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Addressing the Plastic Waste Crisis by Increasing Plastic Packaging Recycling in the United States

Increase the recycling of plastic packaging in the U.S. using a dynamic impact analysis tool


To increase plastic recycling rates in the U.S.


We used a dynamic tool to analyze and update recycling data, providing the actions that have the greatest probability of increasing plastic recycling.


Through our work we are helping plan dozens of companies' activities that will dramatically increase U.S. plastic recycling in a short time.

Most Americans put plastics in the recycling bin assuming that their items will be put to good use. Unfortunately, that is often not the case. Recycling in the U.S. has reached an industry low while plastic consumption has dramatically increased. Recycling infrastructure has not caught up to the increase in consumption and complexity of packaging. To highlight the magnitude of the problem, according to the Ellen Macarthur Foundation, by 2050 there will be more plastic in the ocean than there are fish. In recent years, this problem has caught the attention of the public, plastic industry, and government, who are seeking answers and solutions. In response, RTI Innovation Advisors is working to help solve the challenges associated with plastic recycling.

Stagnant recycling rates and an increase in plastic packaging

For the past few decades, the U.S. has exported around 70% of its waste to other countries to be recycled. Most U.S. recycling systems are single-stream, meaning one container collects all recyclables, including paper, cardboard, plastic, aluminum, and more. This system, particularly utilized on the West and East Coasts, was designed with the intention of exporting the recyclables to China where the plastics would be manufactured into new plastic products that would reenter the U.S. economy. However, China was not recycling most of the plastic, and in 2018, they passed the National Sword policy, banning all plastic imports. Because China is America’s largest importer of plastics, the U.S. was not prepared for this policy and was suddenly overwhelmed by an overload of plastic waste.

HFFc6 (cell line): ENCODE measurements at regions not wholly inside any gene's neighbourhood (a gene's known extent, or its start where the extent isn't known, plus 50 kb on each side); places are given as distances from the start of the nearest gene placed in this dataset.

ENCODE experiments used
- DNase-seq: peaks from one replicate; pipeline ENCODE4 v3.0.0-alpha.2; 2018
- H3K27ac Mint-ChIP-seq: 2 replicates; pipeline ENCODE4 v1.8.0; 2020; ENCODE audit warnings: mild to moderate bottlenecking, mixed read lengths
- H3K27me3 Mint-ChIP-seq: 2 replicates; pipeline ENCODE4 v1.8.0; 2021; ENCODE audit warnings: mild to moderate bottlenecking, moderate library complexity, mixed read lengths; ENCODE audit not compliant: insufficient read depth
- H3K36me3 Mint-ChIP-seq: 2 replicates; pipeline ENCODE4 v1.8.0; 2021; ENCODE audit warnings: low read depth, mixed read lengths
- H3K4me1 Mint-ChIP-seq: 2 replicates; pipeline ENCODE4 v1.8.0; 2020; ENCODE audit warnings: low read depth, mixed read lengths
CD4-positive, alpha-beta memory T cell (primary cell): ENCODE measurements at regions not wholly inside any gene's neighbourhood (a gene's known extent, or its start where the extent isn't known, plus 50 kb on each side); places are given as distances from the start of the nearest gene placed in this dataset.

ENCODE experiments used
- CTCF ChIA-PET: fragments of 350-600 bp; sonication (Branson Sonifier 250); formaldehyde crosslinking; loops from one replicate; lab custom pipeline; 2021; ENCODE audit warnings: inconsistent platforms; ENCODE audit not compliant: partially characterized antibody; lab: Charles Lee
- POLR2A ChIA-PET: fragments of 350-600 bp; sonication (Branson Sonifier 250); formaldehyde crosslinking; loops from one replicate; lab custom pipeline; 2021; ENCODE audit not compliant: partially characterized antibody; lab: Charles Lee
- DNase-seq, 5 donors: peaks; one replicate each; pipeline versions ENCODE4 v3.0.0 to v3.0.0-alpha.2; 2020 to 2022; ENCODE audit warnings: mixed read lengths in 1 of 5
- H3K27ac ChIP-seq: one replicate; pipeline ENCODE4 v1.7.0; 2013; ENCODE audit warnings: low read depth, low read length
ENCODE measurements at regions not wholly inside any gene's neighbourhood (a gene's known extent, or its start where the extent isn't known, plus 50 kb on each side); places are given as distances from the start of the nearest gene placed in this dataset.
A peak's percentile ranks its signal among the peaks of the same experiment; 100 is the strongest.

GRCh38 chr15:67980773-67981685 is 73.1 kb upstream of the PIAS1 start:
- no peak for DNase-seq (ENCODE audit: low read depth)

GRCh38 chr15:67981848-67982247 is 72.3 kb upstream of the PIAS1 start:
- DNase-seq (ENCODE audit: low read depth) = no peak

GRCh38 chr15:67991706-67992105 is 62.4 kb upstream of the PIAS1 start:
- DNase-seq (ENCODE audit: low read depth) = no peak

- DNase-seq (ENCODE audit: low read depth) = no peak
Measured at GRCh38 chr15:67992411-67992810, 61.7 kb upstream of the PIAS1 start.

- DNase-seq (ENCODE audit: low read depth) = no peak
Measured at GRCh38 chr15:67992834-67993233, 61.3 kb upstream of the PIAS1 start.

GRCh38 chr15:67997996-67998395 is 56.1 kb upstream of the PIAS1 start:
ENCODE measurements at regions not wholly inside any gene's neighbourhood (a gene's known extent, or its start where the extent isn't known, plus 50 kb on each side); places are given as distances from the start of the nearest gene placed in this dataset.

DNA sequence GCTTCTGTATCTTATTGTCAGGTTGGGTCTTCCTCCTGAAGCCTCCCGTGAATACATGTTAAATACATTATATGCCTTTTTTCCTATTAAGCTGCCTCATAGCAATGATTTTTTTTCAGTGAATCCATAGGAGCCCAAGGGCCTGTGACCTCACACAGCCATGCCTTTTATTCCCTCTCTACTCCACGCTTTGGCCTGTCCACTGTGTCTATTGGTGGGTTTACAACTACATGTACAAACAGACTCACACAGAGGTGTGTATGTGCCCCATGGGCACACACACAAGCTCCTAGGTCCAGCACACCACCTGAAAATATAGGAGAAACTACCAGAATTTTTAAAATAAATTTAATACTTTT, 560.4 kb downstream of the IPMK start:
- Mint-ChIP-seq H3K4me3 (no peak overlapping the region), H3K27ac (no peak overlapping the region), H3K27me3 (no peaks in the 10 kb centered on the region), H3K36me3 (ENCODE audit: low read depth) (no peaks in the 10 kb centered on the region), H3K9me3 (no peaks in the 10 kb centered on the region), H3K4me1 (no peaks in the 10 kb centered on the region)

The National Sword policy also led to the cancelation of many U.S. recycling curbside service pickups as the domestic recycling market was overwhelmed. In addition, the COVID-19 pandemic exacerbated the problem as companies and consumers increased their plastic disposable consumption to avoid potential infection from the virus. Studies revealed that plastic waste entering the ocean increased by 30% during the pandemic.

With an increase of plastic goods and nowhere to dispose of them, the public demanded answers. A 2019 study conducted by the Shelton Group revealed that 65% of consumers are very or extremely concerned about plastic contaminating the ocean compared to 58% who had similar feelings toward climate change. The Ellen Macarthur Foundation led the New Plastic Economy Global Commitment in 2018, by which companies committed to incrementally reduce and address the plastic packaging they produce. In 2021, around 20% of companies that represent plastic packaging globally signed to take measures to reduce their plastic pollution.

As domestic initiatives received more attention, companies began asking what potential intervention can best increase plastic recycling. Our client, an industry consortium, sought our help to select potential interventions that are most likely to dramatically increase U.S. plastic recycling by 2025. We built multiple models and roadmaps that showcase various scenarios and their results for our clients. Our team takes into consideration the impact, cost, and ease of implementation when formulating real-world solutions.

RTI’s impact assessment tool (IAT) provides data for recycling in the U.S.

The RTI team developed a dynamic impact assessment tool (IAT) to find the best course of action for domestic recycling initiatives. The IAT uses 27 “levers of change” to run countless scenarios. Each lever of change represents a policy, infrastructure, or industry intervention. These levers take into consideration the most practical solutions to increase plastic recycling in the U.S. The IAT also addresses plastic recycling on multiple levels, including single-family, multi-family, industrial, and commercial recycling.

After implementing the IAT, our experts concluded that the data used was deficient. It was difficult to measure the impact of the various levers of change because the current data often lacked details specific to the effect of each intervention. The data had no insights into China’s National Sword policy effects, or into the increase of single-use plastics from the COVID-19 pandemic. Our team was also met with the absence of uniformly defined standards, terms, and methods for reporting recycling rates. For example, some communities reported their capture rate while others reported their recovery rate of recyclables, making the data noncomparable. Because of these problems our team had to look for data solutions. Our team will continue to improve future iterations of the model, and overtime continue to positively impact plastic recycling rates nationwide.